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The US must work with its allies for genuine improvements in Iraq

By Greg Barns - posted Sunday, 15 September 2002

In the world of George W Bush it’s all so simple when it comes to Iraq - you invade the place, take out the bad guys, install one of your own, and then close the door and move on to the next target of your rage. Oh, and while you are busy installing a new leadership team in Baghdad provide them with false hope that they will receive regular buckets of money from you to rebuild the nation.

And in the world of prominent commentator and best-selling author the New York Times' Thomas L Freidman, Iraq is worth invading if it brings about "regime change and democratisation". Friedman argues that the yardstick of US success in Iraq will be if it results in those in the Middle East he calls "undeterables" - those who relish in acts like those that took place on 11 September.

Both views are flawed.


At the same time that the Bush Administration was continuing with its build-up to an invasion of Iraq President Bush vetoed a US$5.1 billion aid bill from Congress that included US$174 million for Afghanistan. This is despite the desperate need for funds to reconstruct this war-ravaged country that is the grip of a drought and to which 1.5 million refugees have returned.

And last week it was reported that Bush Administration officials are preparing to fund an US$80 million road-repair program in Afghanistan by cutting a disaster relief program for that nation by US$40 million.

This at a time when Afghan President Karzai is warning the US that al-Qaeda and Taliban forces are increasing their activities outside the capital Kabul.

So why should we expect any different from President Bush when it comes to Iraq? This administration lacks the magnanimity of the Roosevelt and Truman administrations - the architects of the Marshall Plan that reconstructed post -World War II Europe.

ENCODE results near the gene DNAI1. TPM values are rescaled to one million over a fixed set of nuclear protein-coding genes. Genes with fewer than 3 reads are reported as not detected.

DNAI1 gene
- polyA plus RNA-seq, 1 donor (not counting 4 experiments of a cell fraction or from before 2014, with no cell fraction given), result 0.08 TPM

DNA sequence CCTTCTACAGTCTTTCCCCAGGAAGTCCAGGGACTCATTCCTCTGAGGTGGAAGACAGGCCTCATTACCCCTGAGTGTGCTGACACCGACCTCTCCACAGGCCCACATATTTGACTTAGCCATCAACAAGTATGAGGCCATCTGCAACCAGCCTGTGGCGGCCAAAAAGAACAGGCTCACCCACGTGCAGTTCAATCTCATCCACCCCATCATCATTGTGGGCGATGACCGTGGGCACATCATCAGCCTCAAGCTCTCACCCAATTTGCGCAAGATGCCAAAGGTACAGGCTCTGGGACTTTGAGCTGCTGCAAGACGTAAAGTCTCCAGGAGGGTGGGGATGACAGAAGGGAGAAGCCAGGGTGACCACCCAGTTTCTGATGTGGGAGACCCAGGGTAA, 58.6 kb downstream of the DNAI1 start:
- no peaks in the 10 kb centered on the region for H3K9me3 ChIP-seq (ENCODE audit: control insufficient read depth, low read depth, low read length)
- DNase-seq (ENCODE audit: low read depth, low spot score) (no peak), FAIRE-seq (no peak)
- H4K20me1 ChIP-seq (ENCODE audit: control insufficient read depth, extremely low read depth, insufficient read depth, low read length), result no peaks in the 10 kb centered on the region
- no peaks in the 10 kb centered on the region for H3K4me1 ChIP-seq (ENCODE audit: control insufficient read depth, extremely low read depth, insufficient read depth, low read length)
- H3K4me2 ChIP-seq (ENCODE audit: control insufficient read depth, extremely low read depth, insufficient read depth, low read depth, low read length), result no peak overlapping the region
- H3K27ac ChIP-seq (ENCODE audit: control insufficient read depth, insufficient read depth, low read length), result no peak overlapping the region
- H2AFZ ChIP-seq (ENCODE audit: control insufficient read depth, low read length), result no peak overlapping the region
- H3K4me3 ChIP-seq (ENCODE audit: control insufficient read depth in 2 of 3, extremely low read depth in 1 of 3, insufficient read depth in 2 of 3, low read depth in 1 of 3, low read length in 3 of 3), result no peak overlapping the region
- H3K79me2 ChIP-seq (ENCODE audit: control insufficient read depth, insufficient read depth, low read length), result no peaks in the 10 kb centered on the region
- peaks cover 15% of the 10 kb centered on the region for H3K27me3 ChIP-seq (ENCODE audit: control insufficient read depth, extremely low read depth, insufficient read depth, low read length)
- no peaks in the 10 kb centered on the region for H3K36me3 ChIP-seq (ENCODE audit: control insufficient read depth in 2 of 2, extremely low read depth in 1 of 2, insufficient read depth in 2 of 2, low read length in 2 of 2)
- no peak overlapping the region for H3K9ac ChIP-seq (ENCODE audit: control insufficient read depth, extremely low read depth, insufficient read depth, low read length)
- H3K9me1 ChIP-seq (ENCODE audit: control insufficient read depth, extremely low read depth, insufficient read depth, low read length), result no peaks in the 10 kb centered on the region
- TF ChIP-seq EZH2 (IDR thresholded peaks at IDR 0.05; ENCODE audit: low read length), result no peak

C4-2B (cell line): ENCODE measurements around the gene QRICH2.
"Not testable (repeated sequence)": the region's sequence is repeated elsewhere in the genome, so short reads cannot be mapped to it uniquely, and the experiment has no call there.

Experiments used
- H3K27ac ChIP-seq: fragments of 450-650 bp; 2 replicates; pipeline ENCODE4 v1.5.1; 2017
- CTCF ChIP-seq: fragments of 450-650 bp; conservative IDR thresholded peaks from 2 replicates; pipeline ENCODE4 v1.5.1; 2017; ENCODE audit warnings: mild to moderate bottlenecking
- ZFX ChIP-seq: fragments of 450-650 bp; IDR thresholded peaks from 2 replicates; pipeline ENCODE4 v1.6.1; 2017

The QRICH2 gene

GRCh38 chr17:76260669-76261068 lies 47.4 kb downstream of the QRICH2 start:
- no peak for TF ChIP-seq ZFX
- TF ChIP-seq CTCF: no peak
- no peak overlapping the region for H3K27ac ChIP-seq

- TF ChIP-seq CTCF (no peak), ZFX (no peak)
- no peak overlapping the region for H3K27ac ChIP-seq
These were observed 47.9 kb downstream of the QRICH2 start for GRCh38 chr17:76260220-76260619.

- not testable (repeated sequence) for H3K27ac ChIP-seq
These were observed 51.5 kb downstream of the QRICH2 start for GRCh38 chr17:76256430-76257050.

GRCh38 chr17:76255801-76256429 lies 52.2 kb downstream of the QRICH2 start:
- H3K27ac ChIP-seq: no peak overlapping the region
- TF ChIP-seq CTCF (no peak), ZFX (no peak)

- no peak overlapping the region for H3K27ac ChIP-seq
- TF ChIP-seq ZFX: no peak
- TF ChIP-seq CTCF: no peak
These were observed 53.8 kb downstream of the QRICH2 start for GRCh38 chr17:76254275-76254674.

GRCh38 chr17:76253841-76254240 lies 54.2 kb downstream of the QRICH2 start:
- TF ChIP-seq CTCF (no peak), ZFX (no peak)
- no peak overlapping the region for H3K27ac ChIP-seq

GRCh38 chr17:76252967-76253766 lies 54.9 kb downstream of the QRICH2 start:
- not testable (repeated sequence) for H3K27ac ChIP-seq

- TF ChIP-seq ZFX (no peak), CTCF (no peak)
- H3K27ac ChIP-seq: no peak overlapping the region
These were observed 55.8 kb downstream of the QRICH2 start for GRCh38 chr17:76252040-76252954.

And what of Mr Freidman's cultural change argument? It misses the vital point – oil!

The US imports between 2 and 3 million barrels of oil a day from the Middle East. This figure has risen from 1.8 million in 1991 and shows no sign of decreasing. In fact, the 112 billion barrels of oil reserves that Iraq possesses focuses the mind very clearly in favour of putting a friendly regime in place in Baghdad.


But lets say that Mr Freidman's 'hearts and minds' strategy to inculcate democracy in the Middle East worked over a period of years and in the case of Iraq it resulted in throwing up a democratically elected leader who sought to drive a very hard bargain with the US for access to those oil reserves. Would this please a US administration that has at the heart of its economy a petrol guzzling culture? One suspects not.

And if you want evidence of the oil-beats-democracy thesis you need look no further than Iraq's neighbour Iran. President Khatami is introducing reforms to curtail the extraordinary powers of the Council of Guardians that represents the greatest impediment to democracy in that country. Where's President Bush on this one? Nowhere to be found - in fact, Iran is in his 'axis of evil.'

A war on Iraq, and in places like it, will only make sense when the US as the leader of the developed world, works with its allies to genuinely reform its own outlook and ends its hypocrisy and cant - on current indications, that’s a long way off.

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About the Author

Greg Barns is National President of the Australian Lawyers Alliance.

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